Original post can be found at Project Health Design
Medicine: Must You Be Rich to Participate?” in the Journal of
Participatory Medicine, Graedon and Graedon pose a question: “Is the
participatory movement leaving [the non-affluent] behind?” Their article
suggests that only the affluent members of our society can afford care
that is participatory. Their premise appears to be built on two
assumptions that should be regarded as faulty.
Redefining patient engagement
The first is that the only engagement relevant to the participatory
community is the engagement between a patient and a clinical provider.
The primary causes of morbidity and mortality in contemporary society
are chronic diseases. By definition, individuals have these ailments
for up to 30 or 40 years. Antecedents of atherosclerosis (fatty streaks)
have been documented in 10-year-old children (5), yet most individuals
only become aware of the existence of a problem after the age of 50. As
such, the actions, behaviors and exposures that impact health begin
early in life and are often the result of engagement with a vast array
of individuals (relatively few of which are medical providers). In
addition, most patients are actually in clinical settings for a
relatively short period of time over the course of their lives. In other
words, most of the interactions, or participation, that govern the
important behaviors that impact health occur outside of the clinical
setting and between patients and non-clinicians.
This reality is in no way an attempt to downplay the importance of
either clinical encounters or clinical providers, but rather an attempt
to illustrate the fact that when we fail to understand the full context
of participatory medicine, we may similarly fail to understand the true
barriers, drivers and opportunities for participatory medicine to make a
difference. More importantly, we may also be unable to fully
understand why patients have such difficulty achieving clinical goals or
why well-intentioned and elegantly designed interventions yield only
marginal results. In fact, emerging data suggest that patients are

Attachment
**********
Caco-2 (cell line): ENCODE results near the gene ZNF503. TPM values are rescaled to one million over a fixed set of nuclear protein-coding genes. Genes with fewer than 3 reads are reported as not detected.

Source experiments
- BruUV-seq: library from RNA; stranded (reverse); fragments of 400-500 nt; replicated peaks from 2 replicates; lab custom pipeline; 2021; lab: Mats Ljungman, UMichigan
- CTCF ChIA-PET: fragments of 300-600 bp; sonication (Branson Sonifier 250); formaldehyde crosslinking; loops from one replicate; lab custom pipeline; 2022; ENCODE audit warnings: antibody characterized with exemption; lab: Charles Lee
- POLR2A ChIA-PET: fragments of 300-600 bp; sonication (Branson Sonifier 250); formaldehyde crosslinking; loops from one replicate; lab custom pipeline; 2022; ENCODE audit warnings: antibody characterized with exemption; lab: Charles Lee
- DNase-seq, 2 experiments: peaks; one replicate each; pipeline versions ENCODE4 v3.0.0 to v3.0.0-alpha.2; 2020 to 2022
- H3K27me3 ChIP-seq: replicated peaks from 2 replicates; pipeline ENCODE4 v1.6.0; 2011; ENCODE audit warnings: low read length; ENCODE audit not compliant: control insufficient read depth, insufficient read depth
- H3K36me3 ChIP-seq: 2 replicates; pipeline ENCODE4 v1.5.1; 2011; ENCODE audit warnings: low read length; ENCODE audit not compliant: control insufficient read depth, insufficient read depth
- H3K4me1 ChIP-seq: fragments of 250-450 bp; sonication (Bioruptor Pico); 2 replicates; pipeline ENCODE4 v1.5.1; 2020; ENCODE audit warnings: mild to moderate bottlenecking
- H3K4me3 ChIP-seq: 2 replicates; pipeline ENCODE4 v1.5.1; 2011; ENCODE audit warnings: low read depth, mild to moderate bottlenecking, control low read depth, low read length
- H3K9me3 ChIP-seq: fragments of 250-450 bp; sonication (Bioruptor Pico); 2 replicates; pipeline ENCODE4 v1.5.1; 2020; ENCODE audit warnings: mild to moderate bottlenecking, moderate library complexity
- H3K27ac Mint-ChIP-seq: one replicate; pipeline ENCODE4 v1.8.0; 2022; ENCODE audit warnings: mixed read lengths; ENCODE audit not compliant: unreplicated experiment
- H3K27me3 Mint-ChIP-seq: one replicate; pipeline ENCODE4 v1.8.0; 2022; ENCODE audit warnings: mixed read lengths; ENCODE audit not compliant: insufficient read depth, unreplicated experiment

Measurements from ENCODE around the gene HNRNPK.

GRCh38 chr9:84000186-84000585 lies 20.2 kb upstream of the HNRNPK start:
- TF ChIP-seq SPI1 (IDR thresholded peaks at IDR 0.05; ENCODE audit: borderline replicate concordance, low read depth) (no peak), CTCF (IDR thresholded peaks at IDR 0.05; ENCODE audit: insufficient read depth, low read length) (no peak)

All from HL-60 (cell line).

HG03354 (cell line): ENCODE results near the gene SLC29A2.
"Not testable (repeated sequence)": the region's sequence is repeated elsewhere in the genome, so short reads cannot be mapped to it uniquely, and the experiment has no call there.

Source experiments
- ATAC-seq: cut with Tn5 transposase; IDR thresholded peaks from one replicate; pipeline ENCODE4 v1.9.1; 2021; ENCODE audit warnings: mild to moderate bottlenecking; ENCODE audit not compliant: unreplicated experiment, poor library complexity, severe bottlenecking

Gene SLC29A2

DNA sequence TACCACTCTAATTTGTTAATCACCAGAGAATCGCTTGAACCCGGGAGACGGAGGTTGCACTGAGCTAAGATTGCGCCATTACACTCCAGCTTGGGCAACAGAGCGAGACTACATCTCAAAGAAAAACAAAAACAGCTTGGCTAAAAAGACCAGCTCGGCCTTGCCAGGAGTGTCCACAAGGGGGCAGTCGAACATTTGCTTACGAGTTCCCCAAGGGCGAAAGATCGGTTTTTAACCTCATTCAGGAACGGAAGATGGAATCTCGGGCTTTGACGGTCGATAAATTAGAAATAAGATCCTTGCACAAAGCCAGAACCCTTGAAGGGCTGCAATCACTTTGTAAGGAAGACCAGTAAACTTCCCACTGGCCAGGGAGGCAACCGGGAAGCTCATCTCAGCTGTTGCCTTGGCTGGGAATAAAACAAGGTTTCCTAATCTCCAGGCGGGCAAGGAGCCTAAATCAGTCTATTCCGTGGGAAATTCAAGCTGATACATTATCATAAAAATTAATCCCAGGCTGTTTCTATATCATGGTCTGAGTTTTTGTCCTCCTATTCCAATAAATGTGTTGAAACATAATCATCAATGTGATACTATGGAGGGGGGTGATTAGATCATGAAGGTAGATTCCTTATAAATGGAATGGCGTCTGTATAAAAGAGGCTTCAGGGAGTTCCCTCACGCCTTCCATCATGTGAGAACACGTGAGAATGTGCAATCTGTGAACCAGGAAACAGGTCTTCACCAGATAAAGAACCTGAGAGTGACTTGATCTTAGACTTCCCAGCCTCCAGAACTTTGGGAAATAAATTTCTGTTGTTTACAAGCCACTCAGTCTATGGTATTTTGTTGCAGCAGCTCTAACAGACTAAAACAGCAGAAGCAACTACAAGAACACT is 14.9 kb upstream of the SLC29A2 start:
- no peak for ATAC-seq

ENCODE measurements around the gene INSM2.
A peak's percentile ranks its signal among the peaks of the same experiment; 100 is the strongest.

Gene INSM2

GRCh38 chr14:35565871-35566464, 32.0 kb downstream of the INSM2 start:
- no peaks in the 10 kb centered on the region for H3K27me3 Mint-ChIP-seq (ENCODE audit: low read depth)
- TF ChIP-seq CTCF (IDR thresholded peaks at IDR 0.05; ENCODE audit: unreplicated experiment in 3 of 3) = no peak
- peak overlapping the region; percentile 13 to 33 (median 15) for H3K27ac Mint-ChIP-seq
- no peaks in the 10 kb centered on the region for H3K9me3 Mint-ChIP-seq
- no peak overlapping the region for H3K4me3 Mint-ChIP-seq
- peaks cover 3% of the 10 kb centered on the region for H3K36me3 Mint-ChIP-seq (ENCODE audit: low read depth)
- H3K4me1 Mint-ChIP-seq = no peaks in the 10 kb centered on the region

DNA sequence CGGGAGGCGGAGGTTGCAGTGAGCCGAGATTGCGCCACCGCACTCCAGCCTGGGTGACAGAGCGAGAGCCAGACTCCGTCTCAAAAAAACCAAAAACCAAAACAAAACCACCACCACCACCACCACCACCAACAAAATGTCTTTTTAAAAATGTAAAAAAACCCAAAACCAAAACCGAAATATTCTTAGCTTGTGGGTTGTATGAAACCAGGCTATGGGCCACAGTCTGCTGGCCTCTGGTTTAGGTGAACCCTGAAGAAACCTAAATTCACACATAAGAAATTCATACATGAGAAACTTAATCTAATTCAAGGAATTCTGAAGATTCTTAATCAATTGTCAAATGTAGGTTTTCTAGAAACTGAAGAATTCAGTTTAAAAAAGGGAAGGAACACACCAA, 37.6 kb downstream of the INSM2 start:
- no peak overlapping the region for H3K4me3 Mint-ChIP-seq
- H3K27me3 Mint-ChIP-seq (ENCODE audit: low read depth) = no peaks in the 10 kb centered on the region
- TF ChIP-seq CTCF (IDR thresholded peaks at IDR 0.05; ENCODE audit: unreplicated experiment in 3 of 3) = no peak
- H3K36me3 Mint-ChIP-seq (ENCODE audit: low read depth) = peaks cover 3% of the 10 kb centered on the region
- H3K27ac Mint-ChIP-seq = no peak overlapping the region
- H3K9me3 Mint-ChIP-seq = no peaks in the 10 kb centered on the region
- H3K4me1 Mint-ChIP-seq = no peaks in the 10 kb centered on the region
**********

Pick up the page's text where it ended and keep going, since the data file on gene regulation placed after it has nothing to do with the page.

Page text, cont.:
participating in their health care in a big way, just not as much with
their health care providers.
Patients turn to the Internet for health information and support
For the first time ever, more Americans are turning to the Internet for
health and medical information than are turning to health care
providers.(1) In addition, emerging evidence suggests that the Internet
has considerably more influence over consumer health decisions and
actions than traditional channels like print, TV and radio.(3) The
numbers of online health seekers have swelled to more than 175 million
people to date.(6) Increasingly, they report having become informed and
empowered. They have generally been able to find what they are looking
for and report that the Internet is increasingly helping them to connect
to emotional support and practical help for dealing with their health
issues.(2) In fact, racial and ethnic minorities and the poor appear to
be using some forms of technology more than their non-minority
We can argue and speculate as to why these things are happening or the
long-term impact of these shifts, but the reality is that these shifts
are, in fact, happening. These changes may represent an important
opportunity to reach and engage many patients, including those who
historically have been left behind. The most important questions then
Do our evolving notions of what health care and participatory medicine
need to become include the realities in which patients live?
Will current and future health care providers embrace these realities and lead the inevitable change?
If not, we may be destined to well-intentioned but largely unrealistic
notions that ultimately leave the health care system far behind where
many patients are already going.
1) Cybercitizen Health v8.0. 2008. New York, NY, Manhattan Research.
2) E-Health Solutions for Healthcare Disparities. New York: Springer Pubs; 2008
3) Cybercitizen Health v9.0. 2010. New York, NY, Manhattan Research.
4) Korzenny F, Vann L. Tapping into thier connections: The multicultural
world of social media marketing. 2009. Talahassee, FL, Florida State
University Center for Hispanic Marketing Communication.
5) Tanganelli P, Bianciardi G, Simoes C, et al. Distribution of lipid
and raised lesions in aortas of young people of different geographic
origins (WHO-ISFC PBDAY Study). World Health Organization-International
Society and Federation of Cardiology. Pathobiological Determinants of
Atherosclerosis in Youth. Arterioscler Thromb 1993; 13(11): 1700-10
6) Taylor H. Cyberchondriacs on the rise? [electronic article]. 2010.